New bicycling regulations are appalling
I think the new updates to the state cycling law unfairly place all responsibility on the car driver. It gives the cyclists carte blanche to drive wherever and however they please regardless of traffic rules or the car driver's safety.
Motorists are now required to change lanes, "even when there is a double line," when travel lanes are too narrow for side-by-side sharing. It's okay for the motorists to risk their life, their passengers' lives and the lives of those in the other vehicle because the travel lane is too narrow for the cyclist?
Here's an idea.
How about keeping the cyclist on the miles of safe trails and roads in Delaware that are not "too narrow" for sharing and make it a violation if a cyclist is riding on too narrow a road that could put the car driver's life in jeopardy as they cross that double line? The driver, the one who has paid a fee for a license and registration to use the road.
Please note that it is now legal for cyclists to ride two abreast on roads too narrow for sharing.
According to James Wilson, president of Bike Delaware, "It's totally fine because cars will have to change lanes behind them anyway." If it's three across, let's hope, on the other side of the double line we are crossing, there is sufficient shoulder to keep the vehicle on the road.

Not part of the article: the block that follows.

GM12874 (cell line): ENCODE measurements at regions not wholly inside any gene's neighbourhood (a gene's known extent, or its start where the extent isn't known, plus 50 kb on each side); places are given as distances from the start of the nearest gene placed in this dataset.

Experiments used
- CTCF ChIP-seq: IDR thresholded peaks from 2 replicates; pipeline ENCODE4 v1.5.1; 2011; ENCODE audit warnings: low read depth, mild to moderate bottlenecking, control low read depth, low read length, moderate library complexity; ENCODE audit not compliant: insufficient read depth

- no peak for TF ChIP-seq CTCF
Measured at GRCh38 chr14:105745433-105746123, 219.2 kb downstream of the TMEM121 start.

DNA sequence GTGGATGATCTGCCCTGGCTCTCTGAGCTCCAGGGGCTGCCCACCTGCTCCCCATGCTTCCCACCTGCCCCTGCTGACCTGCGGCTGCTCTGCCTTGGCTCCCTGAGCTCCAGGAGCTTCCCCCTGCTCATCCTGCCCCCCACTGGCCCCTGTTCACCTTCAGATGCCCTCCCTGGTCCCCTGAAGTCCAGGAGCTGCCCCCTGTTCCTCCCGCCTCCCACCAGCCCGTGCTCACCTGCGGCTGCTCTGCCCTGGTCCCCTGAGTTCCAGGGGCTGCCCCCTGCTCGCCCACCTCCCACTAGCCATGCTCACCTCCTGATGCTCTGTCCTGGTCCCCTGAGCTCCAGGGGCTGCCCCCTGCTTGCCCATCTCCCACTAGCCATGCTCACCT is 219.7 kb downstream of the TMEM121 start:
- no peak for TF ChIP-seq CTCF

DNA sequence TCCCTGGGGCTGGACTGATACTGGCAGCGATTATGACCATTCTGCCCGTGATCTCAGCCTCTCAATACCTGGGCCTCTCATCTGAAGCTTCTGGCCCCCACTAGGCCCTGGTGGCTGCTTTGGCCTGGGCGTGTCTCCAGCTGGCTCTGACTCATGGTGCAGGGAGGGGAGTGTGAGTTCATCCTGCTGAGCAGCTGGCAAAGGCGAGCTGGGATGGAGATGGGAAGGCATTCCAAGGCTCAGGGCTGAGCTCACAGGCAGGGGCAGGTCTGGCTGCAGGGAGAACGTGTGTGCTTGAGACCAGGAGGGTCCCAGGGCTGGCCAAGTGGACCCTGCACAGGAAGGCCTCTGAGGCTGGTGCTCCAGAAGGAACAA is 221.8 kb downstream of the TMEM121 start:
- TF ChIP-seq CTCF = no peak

As foolish as the above sounds, here comes the piece de resistance. The new law treats stop signs as yield signs for cyclists. The cyclist is no longer required to stop at stop signs.
Mr. Wilson says that "...cyclists still need to use common sense and stop at stop signs on major roads such as Route 1, and cyclists should never blow through intersections." Here's hoping, when the corn is high and blocking my visibility as I travel Cedar Grove Road, that the cyclist on Mulberry Knoll Road has the "common sense" to stop at the stop sign and not merely yield, even if it's not a "major road."
Please remember, as you pass that double line, the cyclists riding two abreast, never, never honk your horn. Except when there is imminent danger. I suspect the law means "imminent danger" for the cyclist not the driver hoping the shoulder is wide enough for that oncoming vehicle approaching them.